(The following is the speech of His Holiness Jagadguru Sri Sankaracharya of Kanchi Kamakoti Peetam, on the occasion of the release of Vaiseshika Rasaayana, written by Sri Uttamur T. Veeraraghavachariar, at the Sanskrit College, Mylapore.)
In the past, there was the custom of arangetral of the works of eminent authors in learned assemblies convoked for the purpose. That was an occasion for competent scholars to speak on the book released and about its author. The term Rangam denotes stage; the arangetral was done in temples, particularly in the temple at Chidambaram, which is known as Sabha, and in Srirangam, where the presiding deity is Ranganatha – Lord of Ranga. The purpose of an arangetral is to get the opinion of qualified judges on the work. True to the definition of a scholar – Vidvaan vipaschit doshajnah, विद्वान् विपश्चित् दोषज्ञ: - the assembly of scholars will point out faults, if any, in the work. From the point of view of the promotion of real scholarship, such healthy criticisms are more valuable than praise. Works which emerged from the fire of criticism in a learned assembly can stand the test of time, unlike those which received praise after a superficial perusal. It is only when faults are known and they are rectified that any work can become imperishable.
In modern days, when the number of scholars capable of spotting out mistakes in a work on the Sastras, not to speak of appreciating it, is dwindling in number, it is necessary to convene a sadas like the one convened today, whenever a book of this kind, intended to stimulate the thought of readers in the direction of eternal truths, is released. Speeches made at this sadas show that the speakers have taken the trouble of going through the book before speaking.
Though both Sri Anantakrishna Sastrigal and Sri Rama Sastrigal (Mahamahopadhyaya N.S. Anantakrishna Sastrigal and Sastraratnakara Polagam Rama Sastrigal) differed from Sri Veeraraghavachariar in regard to their philosophic affiliations, their respect and regard for Sri Veeraraghavachariar increased by contact. That is the proper way of developing friendly rivalry in scholarship. There are different Sidhaantas and each Sidhaanta should develop in the larger interest of the spiritual welfare of the community as a whole. Each can learn much from the other, and, in that way, the light of knowledge can be kept burning brightly. Nothing promotes knowledge so much as a debate on the differing points of view – spardhayaa vardhate vidyaa, (स्पर्धया वर्धते विध्या). But such exposition of opposite views should be in a spirit of healthy co-operation, with the object of discovering the truth, and should not breed a feeling of faction and fanaticism. I will suggest that, after having written a book on any Sastra, its author should go to a scholar upholding a different view, obtain his criticisms and include them in the publication. That way, a healthy co-operative enterprise in scholarship will grow.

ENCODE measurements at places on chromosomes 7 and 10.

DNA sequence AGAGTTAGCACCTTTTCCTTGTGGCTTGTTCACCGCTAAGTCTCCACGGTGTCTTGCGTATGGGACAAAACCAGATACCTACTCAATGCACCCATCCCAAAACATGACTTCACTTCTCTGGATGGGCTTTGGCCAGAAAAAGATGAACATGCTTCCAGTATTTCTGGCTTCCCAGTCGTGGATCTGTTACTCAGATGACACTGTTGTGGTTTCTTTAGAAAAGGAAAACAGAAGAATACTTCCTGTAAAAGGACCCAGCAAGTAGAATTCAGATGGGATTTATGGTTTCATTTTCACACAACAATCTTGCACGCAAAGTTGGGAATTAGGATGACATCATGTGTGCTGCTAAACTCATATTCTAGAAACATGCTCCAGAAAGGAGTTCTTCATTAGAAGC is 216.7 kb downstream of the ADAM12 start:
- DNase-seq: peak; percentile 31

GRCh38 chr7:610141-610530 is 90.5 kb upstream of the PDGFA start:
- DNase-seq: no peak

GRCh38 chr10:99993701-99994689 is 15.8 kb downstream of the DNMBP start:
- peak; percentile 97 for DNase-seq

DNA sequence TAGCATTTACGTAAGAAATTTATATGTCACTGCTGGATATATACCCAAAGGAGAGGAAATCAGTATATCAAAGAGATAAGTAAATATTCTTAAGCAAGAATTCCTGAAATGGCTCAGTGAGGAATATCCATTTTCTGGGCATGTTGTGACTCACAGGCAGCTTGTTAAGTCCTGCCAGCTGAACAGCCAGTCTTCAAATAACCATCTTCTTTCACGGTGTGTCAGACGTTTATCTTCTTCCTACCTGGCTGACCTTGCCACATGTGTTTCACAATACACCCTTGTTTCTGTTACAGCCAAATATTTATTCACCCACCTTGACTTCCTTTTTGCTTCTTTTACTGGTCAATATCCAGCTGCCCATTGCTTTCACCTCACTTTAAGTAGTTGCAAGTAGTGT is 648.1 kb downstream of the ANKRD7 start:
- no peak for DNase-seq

I may also suggest that the opinion of a Visishtaadvaitin should be obtained for a work on Advaita and vice versa. Similarly, a scholar of a particular philosophic persuasion should study and write works pertaining to the other schools of philosophy also. By this process, all acerbities, attaching to the exposition of varying schools of thought, will vanish. Vachaspati Misra and Appayya Dikshitar have written monumental treatises on darsanas, other than their own, with a remarkable fidelity of presentation.
I am happy that this sadas has been convoked to honor a scholar of repute, who has to his credit works relating to darsanas besides his own. In handling other darsanas, Sri Veeraraghavachariar has displayed a remarkable spirit of catholicity. By his Vaiseshika Rasaayana, a commentary of Kaanaada’s Vaiseshika Sutras, he has done a great service to the world of scholarship, for, it has been very properly declared that Kaanaada’s Vaiseshika Sutras and Panini’s Vyaakkarana Sutras are helpful to the study of all Sastras – Kaanaadam Paanineeyam cha sarva saastropakaarakam, (काणादम् पणिनीयञ्च सर्वशास्त्रोपकारकम्). Such scholars deserve every encouragement.
Sri Rama Sastrigal had remarked that pandits are specimens of poverty incarnate. It is deplorable that our sastraic scholars do not have the financial resources to engage themselves in research work and to publish books of this kind. In foreign countries, there are endowments to promote research into even such tiny subjects as ants and bees. But in our land, scholars languish for lack of such assistance. The research into aatma vidya is more important from an ultimate point of view than the research into material subjects, and has to be generously provided for in our country.
August 10, 1958.